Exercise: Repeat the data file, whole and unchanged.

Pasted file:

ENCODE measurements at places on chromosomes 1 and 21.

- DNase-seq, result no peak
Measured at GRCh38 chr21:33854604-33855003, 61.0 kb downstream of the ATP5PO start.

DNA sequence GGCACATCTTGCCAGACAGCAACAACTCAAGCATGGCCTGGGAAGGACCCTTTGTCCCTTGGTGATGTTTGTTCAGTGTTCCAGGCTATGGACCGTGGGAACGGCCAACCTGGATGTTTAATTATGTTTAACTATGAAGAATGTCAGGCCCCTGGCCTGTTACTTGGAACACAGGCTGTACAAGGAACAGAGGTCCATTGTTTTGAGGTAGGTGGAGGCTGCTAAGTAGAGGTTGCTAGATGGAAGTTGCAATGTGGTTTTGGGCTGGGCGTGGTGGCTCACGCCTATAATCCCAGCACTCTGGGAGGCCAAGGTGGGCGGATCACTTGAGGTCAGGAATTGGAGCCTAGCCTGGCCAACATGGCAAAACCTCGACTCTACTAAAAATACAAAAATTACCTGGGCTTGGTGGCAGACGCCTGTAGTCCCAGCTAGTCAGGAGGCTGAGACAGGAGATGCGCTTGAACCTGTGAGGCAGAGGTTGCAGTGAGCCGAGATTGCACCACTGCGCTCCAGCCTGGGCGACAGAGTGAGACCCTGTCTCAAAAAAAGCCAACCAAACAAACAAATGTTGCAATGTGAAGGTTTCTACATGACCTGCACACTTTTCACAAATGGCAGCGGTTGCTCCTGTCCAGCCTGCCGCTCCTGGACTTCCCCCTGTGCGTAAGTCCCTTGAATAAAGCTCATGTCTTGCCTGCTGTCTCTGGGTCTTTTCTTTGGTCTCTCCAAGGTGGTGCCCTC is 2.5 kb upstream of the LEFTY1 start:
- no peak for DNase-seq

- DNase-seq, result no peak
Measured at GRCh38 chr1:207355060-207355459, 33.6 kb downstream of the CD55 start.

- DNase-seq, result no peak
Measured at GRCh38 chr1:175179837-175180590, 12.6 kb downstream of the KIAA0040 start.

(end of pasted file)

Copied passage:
ENCODE measurements at places on chromosomes 1 and 21.

- DNase-seq, result no peak
Measured at GRCh38 chr21:33854604-33855003, 61.0 kb downstream of the ATP5PO start.

DNA sequence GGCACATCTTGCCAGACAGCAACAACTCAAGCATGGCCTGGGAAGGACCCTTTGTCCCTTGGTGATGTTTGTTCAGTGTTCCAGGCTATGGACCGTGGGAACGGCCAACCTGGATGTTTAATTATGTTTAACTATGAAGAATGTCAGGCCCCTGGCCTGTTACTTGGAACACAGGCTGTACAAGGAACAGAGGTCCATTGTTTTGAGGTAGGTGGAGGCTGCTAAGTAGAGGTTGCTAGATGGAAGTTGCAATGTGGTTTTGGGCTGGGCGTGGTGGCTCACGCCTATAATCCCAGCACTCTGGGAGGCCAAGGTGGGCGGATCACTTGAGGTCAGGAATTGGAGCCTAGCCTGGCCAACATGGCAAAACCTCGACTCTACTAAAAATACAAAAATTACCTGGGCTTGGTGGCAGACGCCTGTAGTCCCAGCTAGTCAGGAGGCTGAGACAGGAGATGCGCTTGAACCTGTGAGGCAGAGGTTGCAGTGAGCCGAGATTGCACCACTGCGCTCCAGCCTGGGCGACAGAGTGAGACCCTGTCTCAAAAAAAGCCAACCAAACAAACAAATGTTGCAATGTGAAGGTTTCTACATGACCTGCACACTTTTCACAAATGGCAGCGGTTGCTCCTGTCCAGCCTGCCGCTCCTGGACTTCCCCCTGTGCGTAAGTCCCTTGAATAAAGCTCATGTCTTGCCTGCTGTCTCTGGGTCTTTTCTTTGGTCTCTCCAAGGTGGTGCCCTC is 2.5 kb upstream of the LEFTY1 start:
- no peak for DNase-seq

- DNase-seq, result no peak
Measured at GRCh38 chr1:207355060-207355459, 33.6 kb downstream of the CD55 start.

- DNase-seq, result no peak
Measured at GRCh38 chr1:175179837-175180590, 12.6 kb downstream of the KIAA0040 start.